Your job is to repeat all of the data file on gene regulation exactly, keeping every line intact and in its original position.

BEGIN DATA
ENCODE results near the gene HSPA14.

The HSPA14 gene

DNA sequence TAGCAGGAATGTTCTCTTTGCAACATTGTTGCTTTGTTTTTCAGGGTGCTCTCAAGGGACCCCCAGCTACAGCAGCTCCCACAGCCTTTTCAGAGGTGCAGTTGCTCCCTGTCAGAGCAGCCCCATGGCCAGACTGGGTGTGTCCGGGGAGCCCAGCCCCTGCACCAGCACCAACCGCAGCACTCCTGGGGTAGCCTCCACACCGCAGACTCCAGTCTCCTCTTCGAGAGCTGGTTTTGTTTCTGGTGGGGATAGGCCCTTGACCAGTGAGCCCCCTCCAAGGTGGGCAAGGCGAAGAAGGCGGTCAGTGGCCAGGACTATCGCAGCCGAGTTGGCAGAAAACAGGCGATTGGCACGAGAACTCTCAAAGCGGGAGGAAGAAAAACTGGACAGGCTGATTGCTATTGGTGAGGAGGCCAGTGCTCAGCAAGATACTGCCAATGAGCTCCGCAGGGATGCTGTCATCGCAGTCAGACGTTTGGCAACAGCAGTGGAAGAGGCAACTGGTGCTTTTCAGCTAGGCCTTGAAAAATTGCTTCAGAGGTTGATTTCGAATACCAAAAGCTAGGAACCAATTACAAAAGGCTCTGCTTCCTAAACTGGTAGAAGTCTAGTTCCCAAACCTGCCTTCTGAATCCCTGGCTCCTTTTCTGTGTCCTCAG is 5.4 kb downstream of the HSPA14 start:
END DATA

ENCODE results near the gene HSPA14.

The HSPA14 gene

DNA sequence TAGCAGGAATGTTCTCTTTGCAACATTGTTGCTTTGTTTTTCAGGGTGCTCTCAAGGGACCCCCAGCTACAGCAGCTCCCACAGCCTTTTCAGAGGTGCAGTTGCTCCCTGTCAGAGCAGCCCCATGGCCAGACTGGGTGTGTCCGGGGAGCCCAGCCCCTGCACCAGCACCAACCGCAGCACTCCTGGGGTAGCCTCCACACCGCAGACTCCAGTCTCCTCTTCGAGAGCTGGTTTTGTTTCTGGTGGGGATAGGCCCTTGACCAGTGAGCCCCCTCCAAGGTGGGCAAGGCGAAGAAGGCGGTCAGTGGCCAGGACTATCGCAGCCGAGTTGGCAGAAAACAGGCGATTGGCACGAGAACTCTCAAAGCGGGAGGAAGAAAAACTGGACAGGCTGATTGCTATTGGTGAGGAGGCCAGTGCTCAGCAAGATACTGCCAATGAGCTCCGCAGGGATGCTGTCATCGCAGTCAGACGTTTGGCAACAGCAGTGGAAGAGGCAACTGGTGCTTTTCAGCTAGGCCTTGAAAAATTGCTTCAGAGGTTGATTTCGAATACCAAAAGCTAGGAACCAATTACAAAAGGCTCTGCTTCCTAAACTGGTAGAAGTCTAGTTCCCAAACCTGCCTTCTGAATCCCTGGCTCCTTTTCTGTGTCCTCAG is 5.4 kb downstream of the HSPA14 start: